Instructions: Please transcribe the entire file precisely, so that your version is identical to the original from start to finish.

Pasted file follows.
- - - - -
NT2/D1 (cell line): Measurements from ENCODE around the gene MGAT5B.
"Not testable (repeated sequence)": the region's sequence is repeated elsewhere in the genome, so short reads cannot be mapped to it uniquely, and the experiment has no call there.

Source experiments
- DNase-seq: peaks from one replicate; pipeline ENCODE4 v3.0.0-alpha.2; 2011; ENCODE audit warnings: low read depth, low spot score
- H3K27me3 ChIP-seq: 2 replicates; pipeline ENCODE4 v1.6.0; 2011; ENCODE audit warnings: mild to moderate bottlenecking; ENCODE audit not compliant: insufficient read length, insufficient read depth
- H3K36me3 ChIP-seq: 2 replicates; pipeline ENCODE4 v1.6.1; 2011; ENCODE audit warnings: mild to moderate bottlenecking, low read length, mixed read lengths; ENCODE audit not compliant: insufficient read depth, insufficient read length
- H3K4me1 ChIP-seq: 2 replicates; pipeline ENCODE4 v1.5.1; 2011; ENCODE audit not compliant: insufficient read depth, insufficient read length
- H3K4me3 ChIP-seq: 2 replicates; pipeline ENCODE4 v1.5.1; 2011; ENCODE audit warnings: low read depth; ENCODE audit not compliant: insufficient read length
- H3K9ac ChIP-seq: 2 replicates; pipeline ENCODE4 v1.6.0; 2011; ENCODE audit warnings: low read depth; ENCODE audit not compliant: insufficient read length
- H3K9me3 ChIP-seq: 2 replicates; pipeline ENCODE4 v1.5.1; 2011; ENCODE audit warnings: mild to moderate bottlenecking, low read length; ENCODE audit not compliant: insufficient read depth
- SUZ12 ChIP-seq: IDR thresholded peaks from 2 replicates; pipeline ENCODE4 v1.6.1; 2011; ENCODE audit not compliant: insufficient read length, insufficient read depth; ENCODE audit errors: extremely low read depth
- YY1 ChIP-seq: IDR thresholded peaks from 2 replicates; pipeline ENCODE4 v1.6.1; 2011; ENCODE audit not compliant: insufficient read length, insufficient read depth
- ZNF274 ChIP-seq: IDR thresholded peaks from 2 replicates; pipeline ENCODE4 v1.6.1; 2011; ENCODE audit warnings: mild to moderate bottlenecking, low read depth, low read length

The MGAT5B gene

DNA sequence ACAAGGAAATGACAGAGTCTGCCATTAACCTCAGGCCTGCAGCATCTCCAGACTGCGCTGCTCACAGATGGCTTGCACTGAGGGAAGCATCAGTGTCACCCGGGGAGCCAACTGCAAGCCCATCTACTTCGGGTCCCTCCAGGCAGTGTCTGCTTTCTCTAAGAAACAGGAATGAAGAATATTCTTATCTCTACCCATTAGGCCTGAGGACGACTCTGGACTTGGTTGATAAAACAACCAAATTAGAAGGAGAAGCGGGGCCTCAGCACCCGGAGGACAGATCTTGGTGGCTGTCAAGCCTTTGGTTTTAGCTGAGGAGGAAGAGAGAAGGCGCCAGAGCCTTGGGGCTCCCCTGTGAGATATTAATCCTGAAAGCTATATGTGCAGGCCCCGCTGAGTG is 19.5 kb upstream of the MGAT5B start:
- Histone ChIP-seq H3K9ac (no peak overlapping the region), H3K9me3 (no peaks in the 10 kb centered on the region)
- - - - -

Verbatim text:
NT2/D1 (cell line): Measurements from ENCODE around the gene MGAT5B.
"Not testable (repeated sequence)": the region's sequence is repeated elsewhere in the genome, so short reads cannot be mapped to it uniquely, and the experiment has no call there.

Source experiments
- DNase-seq: peaks from one replicate; pipeline ENCODE4 v3.0.0-alpha.2; 2011; ENCODE audit warnings: low read depth, low spot score
- H3K27me3 ChIP-seq: 2 replicates; pipeline ENCODE4 v1.6.0; 2011; ENCODE audit warnings: mild to moderate bottlenecking; ENCODE audit not compliant: insufficient read length, insufficient read depth
- H3K36me3 ChIP-seq: 2 replicates; pipeline ENCODE4 v1.6.1; 2011; ENCODE audit warnings: mild to moderate bottlenecking, low read length, mixed read lengths; ENCODE audit not compliant: insufficient read depth, insufficient read length
- H3K4me1 ChIP-seq: 2 replicates; pipeline ENCODE4 v1.5.1; 2011; ENCODE audit not compliant: insufficient read depth, insufficient read length
- H3K4me3 ChIP-seq: 2 replicates; pipeline ENCODE4 v1.5.1; 2011; ENCODE audit warnings: low read depth; ENCODE audit not compliant: insufficient read length
- H3K9ac ChIP-seq: 2 replicates; pipeline ENCODE4 v1.6.0; 2011; ENCODE audit warnings: low read depth; ENCODE audit not compliant: insufficient read length
- H3K9me3 ChIP-seq: 2 replicates; pipeline ENCODE4 v1.5.1; 2011; ENCODE audit warnings: mild to moderate bottlenecking, low read length; ENCODE audit not compliant: insufficient read depth
- SUZ12 ChIP-seq: IDR thresholded peaks from 2 replicates; pipeline ENCODE4 v1.6.1; 2011; ENCODE audit not compliant: insufficient read length, insufficient read depth; ENCODE audit errors: extremely low read depth
- YY1 ChIP-seq: IDR thresholded peaks from 2 replicates; pipeline ENCODE4 v1.6.1; 2011; ENCODE audit not compliant: insufficient read length, insufficient read depth
- ZNF274 ChIP-seq: IDR thresholded peaks from 2 replicates; pipeline ENCODE4 v1.6.1; 2011; ENCODE audit warnings: mild to moderate bottlenecking, low read depth, low read length

The MGAT5B gene

DNA sequence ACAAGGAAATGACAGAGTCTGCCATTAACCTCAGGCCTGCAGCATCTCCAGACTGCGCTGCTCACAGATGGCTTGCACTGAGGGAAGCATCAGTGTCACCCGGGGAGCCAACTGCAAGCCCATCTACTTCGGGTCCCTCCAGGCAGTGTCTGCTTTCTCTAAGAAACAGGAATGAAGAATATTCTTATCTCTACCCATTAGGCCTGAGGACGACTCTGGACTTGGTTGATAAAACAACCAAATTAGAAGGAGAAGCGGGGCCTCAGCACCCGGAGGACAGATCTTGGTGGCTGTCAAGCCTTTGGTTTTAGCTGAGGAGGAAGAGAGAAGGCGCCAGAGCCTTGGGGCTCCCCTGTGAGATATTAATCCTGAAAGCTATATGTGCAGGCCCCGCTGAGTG is 19.5 kb upstream of the MGAT5B start:
- Histone ChIP-seq H3K9ac (no peak overlapping the region), H3K9me3 (no peaks in the 10 kb centered on the region)